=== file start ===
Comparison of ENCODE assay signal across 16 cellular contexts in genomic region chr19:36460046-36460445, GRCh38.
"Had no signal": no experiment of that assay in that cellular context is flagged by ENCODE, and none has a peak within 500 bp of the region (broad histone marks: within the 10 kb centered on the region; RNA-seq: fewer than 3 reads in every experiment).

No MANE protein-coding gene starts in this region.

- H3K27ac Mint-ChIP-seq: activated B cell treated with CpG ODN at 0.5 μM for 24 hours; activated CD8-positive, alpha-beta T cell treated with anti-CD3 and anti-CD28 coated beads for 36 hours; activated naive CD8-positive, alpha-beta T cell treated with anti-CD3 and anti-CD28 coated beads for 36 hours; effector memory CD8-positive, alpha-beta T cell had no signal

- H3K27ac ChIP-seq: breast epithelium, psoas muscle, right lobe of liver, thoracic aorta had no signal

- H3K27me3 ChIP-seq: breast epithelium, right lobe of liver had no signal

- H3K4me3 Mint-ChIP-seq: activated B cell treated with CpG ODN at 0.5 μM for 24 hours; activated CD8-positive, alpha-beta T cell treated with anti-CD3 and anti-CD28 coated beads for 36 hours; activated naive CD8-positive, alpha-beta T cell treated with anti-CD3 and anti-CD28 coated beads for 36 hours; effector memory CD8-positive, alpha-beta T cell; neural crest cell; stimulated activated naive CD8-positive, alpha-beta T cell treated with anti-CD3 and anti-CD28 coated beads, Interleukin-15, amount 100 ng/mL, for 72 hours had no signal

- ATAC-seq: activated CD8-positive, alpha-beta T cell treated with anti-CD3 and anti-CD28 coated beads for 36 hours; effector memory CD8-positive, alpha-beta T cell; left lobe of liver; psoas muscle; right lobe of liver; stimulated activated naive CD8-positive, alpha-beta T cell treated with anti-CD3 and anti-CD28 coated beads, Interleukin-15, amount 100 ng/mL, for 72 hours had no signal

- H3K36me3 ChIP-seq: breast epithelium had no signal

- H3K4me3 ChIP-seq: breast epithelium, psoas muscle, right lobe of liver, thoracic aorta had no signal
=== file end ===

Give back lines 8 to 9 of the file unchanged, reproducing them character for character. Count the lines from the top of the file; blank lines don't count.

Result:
- ATAC-seq: activated CD8-positive, alpha-beta T cell treated with anti-CD3 and anti-CD28 coated beads for 36 hours; effector memory CD8-positive, alpha-beta T cell; left lobe of liver; psoas muscle; right lobe of liver; stimulated activated naive CD8-positive, alpha-beta T cell treated with anti-CD3 and anti-CD28 coated beads, Interleukin-15, amount 100 ng/mL, for 72 hours had no signal

- H3K36me3 ChIP-seq: breast epithelium had no signal